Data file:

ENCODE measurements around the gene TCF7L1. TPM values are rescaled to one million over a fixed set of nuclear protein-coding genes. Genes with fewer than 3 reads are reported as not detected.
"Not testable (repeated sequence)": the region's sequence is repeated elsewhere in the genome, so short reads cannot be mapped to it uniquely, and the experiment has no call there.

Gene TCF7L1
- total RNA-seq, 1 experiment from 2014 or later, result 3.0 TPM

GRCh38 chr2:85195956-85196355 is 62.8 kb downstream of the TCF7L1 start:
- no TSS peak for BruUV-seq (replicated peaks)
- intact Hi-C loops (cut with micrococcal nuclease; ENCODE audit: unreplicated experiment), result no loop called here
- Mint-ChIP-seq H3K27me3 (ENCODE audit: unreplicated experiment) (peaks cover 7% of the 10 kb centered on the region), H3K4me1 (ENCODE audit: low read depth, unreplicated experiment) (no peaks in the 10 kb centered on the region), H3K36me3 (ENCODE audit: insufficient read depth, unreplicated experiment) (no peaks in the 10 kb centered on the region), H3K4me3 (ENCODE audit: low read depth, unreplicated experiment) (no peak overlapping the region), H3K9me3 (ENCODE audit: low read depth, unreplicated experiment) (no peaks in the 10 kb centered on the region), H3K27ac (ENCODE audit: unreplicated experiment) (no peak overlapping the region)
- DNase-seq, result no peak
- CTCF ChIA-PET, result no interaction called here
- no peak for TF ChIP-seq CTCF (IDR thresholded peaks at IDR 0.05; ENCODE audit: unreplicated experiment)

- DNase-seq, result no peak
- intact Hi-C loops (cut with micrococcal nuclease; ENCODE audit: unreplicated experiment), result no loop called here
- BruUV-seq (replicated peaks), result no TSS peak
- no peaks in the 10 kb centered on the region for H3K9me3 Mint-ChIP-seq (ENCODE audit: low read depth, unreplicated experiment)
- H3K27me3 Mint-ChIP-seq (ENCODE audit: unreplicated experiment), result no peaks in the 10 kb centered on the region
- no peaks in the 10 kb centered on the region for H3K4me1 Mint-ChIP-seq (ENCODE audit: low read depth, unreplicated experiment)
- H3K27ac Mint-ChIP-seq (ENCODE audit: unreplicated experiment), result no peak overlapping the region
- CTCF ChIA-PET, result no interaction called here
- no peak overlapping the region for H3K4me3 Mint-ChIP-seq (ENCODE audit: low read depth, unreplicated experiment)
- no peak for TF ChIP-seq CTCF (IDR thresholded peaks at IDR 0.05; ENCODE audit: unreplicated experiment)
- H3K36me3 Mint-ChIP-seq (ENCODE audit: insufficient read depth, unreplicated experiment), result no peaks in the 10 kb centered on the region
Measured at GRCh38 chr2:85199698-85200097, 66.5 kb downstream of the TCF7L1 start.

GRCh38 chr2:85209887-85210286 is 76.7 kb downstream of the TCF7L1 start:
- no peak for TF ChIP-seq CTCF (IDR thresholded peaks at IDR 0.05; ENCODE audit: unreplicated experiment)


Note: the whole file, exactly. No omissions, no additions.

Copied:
ENCODE measurements around the gene TCF7L1. TPM values are rescaled to one million over a fixed set of nuclear protein-coding genes. Genes with fewer than 3 reads are reported as not detected.
"Not testable (repeated sequence)": the region's sequence is repeated elsewhere in the genome, so short reads cannot be mapped to it uniquely, and the experiment has no call there.

Gene TCF7L1
- total RNA-seq, 1 experiment from 2014 or later, result 3.0 TPM

GRCh38 chr2:85195956-85196355 is 62.8 kb downstream of the TCF7L1 start:
- no TSS peak for BruUV-seq (replicated peaks)
- intact Hi-C loops (cut with micrococcal nuclease; ENCODE audit: unreplicated experiment), result no loop called here
- Mint-ChIP-seq H3K27me3 (ENCODE audit: unreplicated experiment) (peaks cover 7% of the 10 kb centered on the region), H3K4me1 (ENCODE audit: low read depth, unreplicated experiment) (no peaks in the 10 kb centered on the region), H3K36me3 (ENCODE audit: insufficient read depth, unreplicated experiment) (no peaks in the 10 kb centered on the region), H3K4me3 (ENCODE audit: low read depth, unreplicated experiment) (no peak overlapping the region), H3K9me3 (ENCODE audit: low read depth, unreplicated experiment) (no peaks in the 10 kb centered on the region), H3K27ac (ENCODE audit: unreplicated experiment) (no peak overlapping the region)
- DNase-seq, result no peak
- CTCF ChIA-PET, result no interaction called here
- no peak for TF ChIP-seq CTCF (IDR thresholded peaks at IDR 0.05; ENCODE audit: unreplicated experiment)

- DNase-seq, result no peak
- intact Hi-C loops (cut with micrococcal nuclease; ENCODE audit: unreplicated experiment), result no loop called here
- BruUV-seq (replicated peaks), result no TSS peak
- no peaks in the 10 kb centered on the region for H3K9me3 Mint-ChIP-seq (ENCODE audit: low read depth, unreplicated experiment)
- H3K27me3 Mint-ChIP-seq (ENCODE audit: unreplicated experiment), result no peaks in the 10 kb centered on the region
- no peaks in the 10 kb centered on the region for H3K4me1 Mint-ChIP-seq (ENCODE audit: low read depth, unreplicated experiment)
- H3K27ac Mint-ChIP-seq (ENCODE audit: unreplicated experiment), result no peak overlapping the region
- CTCF ChIA-PET, result no interaction called here
- no peak overlapping the region for H3K4me3 Mint-ChIP-seq (ENCODE audit: low read depth, unreplicated experiment)
- no peak for TF ChIP-seq CTCF (IDR thresholded peaks at IDR 0.05; ENCODE audit: unreplicated experiment)
- H3K36me3 Mint-ChIP-seq (ENCODE audit: insufficient read depth, unreplicated experiment), result no peaks in the 10 kb centered on the region
Measured at GRCh38 chr2:85199698-85200097, 66.5 kb downstream of the TCF7L1 start.

GRCh38 chr2:85209887-85210286 is 76.7 kb downstream of the TCF7L1 start:
- no peak for TF ChIP-seq CTCF (IDR thresholded peaks at IDR 0.05; ENCODE audit: unreplicated experiment)